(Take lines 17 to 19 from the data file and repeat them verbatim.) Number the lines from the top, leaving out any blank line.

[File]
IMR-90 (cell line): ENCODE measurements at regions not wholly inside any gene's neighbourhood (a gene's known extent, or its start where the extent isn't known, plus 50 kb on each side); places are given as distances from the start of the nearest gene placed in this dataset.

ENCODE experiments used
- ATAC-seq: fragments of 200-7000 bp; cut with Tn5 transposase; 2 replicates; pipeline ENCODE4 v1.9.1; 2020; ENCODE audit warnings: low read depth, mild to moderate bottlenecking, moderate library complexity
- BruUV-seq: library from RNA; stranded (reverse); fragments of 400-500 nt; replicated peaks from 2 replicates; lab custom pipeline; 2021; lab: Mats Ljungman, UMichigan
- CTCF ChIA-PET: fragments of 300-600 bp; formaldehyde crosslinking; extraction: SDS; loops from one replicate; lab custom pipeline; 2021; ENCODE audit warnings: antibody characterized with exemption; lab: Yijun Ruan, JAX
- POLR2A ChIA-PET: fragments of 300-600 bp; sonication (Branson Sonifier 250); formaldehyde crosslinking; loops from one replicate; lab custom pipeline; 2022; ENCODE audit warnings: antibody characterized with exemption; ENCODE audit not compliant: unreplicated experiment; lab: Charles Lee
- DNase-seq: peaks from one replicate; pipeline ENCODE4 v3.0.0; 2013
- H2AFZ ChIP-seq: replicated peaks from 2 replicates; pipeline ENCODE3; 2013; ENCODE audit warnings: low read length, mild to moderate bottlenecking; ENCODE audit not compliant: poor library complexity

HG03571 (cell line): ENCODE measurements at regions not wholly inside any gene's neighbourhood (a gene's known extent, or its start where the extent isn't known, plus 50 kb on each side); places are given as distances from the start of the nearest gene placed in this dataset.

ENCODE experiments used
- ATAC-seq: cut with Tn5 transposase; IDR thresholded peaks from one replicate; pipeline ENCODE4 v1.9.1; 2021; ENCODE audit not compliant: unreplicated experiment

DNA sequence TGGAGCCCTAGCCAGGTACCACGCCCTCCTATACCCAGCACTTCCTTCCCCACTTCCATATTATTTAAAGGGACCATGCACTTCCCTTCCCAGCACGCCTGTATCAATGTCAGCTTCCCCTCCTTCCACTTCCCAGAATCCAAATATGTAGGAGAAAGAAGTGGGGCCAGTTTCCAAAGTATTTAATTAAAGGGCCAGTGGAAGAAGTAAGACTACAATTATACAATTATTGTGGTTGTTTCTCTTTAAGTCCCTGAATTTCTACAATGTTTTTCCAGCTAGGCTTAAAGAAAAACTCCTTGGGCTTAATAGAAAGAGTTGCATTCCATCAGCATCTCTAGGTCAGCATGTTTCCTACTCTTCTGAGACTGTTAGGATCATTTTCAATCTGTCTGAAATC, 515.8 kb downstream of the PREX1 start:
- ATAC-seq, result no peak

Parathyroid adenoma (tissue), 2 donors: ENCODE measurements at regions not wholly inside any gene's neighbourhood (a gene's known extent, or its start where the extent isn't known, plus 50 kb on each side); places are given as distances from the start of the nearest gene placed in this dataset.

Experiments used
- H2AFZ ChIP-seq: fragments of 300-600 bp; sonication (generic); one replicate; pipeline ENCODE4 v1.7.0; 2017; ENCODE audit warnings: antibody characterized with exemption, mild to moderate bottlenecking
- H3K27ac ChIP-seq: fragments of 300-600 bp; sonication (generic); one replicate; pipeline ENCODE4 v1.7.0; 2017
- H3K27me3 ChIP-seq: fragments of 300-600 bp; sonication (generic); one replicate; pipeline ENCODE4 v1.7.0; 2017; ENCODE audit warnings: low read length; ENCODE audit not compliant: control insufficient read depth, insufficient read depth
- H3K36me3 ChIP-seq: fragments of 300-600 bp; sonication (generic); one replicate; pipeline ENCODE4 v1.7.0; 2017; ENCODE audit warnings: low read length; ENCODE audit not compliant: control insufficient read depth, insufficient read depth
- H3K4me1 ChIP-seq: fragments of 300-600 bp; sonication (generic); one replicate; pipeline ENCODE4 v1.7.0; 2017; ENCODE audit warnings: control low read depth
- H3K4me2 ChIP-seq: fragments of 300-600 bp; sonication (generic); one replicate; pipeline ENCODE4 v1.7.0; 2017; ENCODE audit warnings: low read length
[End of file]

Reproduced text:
- H3K27ac ChIP-seq: fragments of 300-600 bp; sonication (generic); one replicate; pipeline ENCODE4 v1.7.0; 2017
- H3K27me3 ChIP-seq: fragments of 300-600 bp; sonication (generic); one replicate; pipeline ENCODE4 v1.7.0; 2017; ENCODE audit warnings: low read length; ENCODE audit not compliant: control insufficient read depth, insufficient read depth
- H3K36me3 ChIP-seq: fragments of 300-600 bp; sonication (generic); one replicate; pipeline ENCODE4 v1.7.0; 2017; ENCODE audit warnings: low read length; ENCODE audit not compliant: control insufficient read depth, insufficient read depth